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Can you as a business invoke force majeure with respect to your own customers if your supplier no longer delivers?

Thursday 19/03/2020
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That depends upon the following:

Your contract is unambiguous

To begin with check your contract conditions (contract, general terms and conditions, etc.) in detail. They often stipulate that you cannot be held liable for matters for which you are dependent upon a third party. A stipulation of this kind will prevent you from having to pay compensation to your customer for late, or even no, delivery or service provision.

Your contract does not provide for this

If there is no relevant stipulation in your contract, the question arises as to whether the default of your suppliers means that you can invoke force majeure with respect to your customers.


Under Belgian law compensation is payable in the event of non compliance with, or a delay in the implementation of obligations. Unless this is the result of extraneous events/causes that are not attributable to the debtor and there is no question of bad faith. If the debtor is prevented by force majeure, no damages shall be due.

What is force majeure?

Force majeure is an insurmountable obstacle to the fulfilment of an obligation, i.e. an external circumstance outside the debtor’s control which makes it impossible for him to comply with his obligations.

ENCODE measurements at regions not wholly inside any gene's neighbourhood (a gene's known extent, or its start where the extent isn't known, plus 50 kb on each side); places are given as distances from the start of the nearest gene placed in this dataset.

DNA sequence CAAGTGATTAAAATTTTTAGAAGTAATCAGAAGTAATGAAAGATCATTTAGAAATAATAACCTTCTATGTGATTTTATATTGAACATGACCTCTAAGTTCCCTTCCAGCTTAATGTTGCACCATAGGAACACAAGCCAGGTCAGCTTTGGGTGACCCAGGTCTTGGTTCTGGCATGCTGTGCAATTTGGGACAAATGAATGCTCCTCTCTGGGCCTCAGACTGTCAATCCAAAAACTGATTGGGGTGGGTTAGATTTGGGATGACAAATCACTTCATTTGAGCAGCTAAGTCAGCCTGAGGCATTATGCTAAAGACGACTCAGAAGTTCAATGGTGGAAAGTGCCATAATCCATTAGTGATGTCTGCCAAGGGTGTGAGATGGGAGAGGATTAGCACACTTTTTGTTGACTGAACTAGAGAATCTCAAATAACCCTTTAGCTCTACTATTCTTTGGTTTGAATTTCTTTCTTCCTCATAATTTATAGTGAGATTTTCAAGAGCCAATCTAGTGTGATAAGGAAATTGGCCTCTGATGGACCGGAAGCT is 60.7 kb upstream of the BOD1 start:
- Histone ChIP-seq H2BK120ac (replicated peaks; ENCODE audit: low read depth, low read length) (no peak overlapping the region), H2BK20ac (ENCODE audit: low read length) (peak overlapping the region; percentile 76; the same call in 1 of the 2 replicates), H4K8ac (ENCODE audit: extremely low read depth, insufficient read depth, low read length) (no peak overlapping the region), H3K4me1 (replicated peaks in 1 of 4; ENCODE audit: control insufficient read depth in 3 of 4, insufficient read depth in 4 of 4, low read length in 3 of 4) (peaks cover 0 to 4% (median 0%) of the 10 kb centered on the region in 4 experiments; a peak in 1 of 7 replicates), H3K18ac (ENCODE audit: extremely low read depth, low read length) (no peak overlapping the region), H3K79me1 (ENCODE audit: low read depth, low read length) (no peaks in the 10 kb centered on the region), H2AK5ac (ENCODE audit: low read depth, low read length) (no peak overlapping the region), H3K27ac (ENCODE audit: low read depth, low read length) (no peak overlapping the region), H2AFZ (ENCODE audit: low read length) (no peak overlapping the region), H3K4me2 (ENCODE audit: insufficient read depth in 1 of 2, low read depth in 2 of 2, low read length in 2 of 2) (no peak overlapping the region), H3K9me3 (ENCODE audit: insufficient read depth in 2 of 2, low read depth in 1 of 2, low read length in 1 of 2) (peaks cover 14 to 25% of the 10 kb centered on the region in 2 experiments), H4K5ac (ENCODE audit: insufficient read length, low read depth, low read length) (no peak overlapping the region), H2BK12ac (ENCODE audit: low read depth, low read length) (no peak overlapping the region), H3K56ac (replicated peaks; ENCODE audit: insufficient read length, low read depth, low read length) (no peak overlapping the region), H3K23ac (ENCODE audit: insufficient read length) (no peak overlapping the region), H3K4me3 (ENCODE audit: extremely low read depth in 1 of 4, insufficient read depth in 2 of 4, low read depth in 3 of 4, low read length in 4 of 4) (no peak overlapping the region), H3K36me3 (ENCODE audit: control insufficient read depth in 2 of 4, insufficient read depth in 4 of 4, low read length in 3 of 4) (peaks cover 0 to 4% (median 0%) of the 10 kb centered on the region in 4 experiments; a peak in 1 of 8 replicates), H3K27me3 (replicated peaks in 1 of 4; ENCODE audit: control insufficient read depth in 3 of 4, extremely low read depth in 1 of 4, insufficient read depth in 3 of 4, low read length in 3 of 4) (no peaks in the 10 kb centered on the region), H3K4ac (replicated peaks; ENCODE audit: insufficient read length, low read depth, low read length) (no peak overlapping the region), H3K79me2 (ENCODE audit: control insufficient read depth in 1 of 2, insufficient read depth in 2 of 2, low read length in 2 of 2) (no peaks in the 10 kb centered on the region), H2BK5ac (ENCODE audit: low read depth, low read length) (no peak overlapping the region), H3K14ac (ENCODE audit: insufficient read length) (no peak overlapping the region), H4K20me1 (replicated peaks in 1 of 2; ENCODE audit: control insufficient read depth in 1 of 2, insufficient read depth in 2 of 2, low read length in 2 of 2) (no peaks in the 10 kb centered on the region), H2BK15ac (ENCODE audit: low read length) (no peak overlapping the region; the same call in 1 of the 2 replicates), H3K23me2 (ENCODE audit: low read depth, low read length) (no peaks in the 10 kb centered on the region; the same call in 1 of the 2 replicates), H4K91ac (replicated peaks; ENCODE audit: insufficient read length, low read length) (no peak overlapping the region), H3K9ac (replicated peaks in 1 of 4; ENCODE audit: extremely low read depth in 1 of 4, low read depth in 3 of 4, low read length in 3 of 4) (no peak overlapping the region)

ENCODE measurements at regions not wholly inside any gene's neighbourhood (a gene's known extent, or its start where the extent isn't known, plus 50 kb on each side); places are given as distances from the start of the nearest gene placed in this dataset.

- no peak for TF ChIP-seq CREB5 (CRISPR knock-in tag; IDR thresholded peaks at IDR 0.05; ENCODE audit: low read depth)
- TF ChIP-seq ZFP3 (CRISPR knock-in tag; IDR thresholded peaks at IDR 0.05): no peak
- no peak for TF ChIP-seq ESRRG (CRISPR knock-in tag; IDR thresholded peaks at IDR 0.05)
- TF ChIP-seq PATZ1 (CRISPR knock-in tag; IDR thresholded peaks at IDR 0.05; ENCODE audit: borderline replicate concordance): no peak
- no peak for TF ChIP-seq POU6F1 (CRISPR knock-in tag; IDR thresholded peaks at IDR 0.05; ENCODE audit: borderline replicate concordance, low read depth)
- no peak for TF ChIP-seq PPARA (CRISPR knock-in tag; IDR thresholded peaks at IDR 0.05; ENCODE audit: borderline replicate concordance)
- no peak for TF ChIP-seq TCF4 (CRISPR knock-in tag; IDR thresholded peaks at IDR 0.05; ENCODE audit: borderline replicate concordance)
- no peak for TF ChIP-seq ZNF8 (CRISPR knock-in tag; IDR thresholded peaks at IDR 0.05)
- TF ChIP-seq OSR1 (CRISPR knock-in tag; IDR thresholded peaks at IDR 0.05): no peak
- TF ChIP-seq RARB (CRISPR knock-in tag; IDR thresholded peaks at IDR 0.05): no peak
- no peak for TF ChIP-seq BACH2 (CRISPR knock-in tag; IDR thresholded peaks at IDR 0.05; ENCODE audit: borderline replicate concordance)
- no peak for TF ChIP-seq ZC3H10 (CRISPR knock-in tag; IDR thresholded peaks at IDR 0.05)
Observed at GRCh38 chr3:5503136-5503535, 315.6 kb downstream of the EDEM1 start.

Two conditions must be met:

  1. It must be (temporarily) impossible to deliver your commitment.
  2. This impossibility should not be attributable to you. This second condition is often understood to mean that the impossibility must be unforeseeable and unavoidable.

Interpretation of force majeure

The interpretation of this 'impossibility' is a subject for discussion. According to some it must be 'absolute', whilst others assume that it must be 'reasonably' impossible to comply with commitments. We believe that the latter is preferable.

If you can demonstrate that it was not reasonably possible to comply with your commitments, you can invoke force majeure. This may be the case, for example, if it was impossible to find a new supplier at short notice and subject to normal conditions.

What are the consequences of force majeure?

Does force majeure completely release you from your obligations to deliver the goods or provide the proposed services? That depends.

  1. In the event of definitive force majeure, you are permanently released from your obligations.
  2. If the force majeure is only temporary, your obligations will be suspended as long as the force majeure applies, providing the nature of your obligations and the agreement with your customer allow it. As soon as it becomes possible to meet your obligations again, you must fulfil them without delay.

If you have other questions regarding the Corona crisis, please visit our special FAQ

Last update: 30/04/2020

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Bert Lutin
Bert Lutin
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An Lettens
Partner Tax & Legal Services